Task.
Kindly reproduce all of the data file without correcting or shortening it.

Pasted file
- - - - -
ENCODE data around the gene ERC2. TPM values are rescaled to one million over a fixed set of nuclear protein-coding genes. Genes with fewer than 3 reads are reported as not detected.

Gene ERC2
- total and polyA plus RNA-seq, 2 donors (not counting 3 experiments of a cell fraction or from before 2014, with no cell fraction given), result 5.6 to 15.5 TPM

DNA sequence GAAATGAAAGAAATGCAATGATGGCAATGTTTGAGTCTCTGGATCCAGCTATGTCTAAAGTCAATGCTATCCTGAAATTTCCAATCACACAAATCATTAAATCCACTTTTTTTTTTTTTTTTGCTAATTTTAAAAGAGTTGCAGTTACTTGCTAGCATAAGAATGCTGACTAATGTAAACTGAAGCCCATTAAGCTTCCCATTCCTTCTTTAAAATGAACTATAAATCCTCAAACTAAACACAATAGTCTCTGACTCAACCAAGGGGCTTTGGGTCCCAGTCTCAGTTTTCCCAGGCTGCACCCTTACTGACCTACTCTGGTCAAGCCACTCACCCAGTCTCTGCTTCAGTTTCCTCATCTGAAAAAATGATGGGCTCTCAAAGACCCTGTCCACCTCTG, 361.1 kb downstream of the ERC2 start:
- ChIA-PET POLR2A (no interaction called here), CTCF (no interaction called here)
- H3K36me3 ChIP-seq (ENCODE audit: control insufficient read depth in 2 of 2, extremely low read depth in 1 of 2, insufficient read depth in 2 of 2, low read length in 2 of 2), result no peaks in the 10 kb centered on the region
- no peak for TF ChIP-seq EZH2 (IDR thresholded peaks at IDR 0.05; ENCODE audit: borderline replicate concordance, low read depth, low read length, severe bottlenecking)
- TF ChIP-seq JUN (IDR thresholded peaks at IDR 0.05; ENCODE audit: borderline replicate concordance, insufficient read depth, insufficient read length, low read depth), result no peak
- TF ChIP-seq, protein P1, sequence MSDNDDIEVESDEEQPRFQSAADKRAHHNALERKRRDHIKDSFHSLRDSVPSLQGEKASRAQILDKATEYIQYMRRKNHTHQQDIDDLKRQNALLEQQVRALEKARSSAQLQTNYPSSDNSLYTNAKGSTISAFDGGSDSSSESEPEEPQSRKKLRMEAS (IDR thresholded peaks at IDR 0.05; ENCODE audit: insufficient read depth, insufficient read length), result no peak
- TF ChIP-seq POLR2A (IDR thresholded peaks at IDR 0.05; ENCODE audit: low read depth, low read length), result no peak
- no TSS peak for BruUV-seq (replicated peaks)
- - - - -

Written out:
ENCODE data around the gene ERC2. TPM values are rescaled to one million over a fixed set of nuclear protein-coding genes. Genes with fewer than 3 reads are reported as not detected.

Gene ERC2
- total and polyA plus RNA-seq, 2 donors (not counting 3 experiments of a cell fraction or from before 2014, with no cell fraction given), result 5.6 to 15.5 TPM

DNA sequence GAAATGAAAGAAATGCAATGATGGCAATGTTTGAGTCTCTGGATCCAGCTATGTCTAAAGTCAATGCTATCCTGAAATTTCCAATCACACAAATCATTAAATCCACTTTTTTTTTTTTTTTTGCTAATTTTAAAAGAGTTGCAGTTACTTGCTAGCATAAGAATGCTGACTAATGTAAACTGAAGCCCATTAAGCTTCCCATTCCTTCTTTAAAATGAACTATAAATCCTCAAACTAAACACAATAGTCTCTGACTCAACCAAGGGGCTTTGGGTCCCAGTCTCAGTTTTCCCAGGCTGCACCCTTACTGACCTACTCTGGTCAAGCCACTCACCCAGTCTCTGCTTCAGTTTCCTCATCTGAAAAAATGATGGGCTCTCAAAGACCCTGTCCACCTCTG, 361.1 kb downstream of the ERC2 start:
- ChIA-PET POLR2A (no interaction called here), CTCF (no interaction called here)
- H3K36me3 ChIP-seq (ENCODE audit: control insufficient read depth in 2 of 2, extremely low read depth in 1 of 2, insufficient read depth in 2 of 2, low read length in 2 of 2), result no peaks in the 10 kb centered on the region
- no peak for TF ChIP-seq EZH2 (IDR thresholded peaks at IDR 0.05; ENCODE audit: borderline replicate concordance, low read depth, low read length, severe bottlenecking)
- TF ChIP-seq JUN (IDR thresholded peaks at IDR 0.05; ENCODE audit: borderline replicate concordance, insufficient read depth, insufficient read length, low read depth), result no peak
- TF ChIP-seq, protein P1, sequence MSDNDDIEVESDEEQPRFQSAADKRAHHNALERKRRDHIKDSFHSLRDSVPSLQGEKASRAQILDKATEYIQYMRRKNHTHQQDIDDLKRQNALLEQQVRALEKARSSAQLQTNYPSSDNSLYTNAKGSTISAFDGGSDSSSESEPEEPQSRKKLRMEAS (IDR thresholded peaks at IDR 0.05; ENCODE audit: insufficient read depth, insufficient read length), result no peak
- TF ChIP-seq POLR2A (IDR thresholded peaks at IDR 0.05; ENCODE audit: low read depth, low read length), result no peak
- no TSS peak for BruUV-seq (replicated peaks)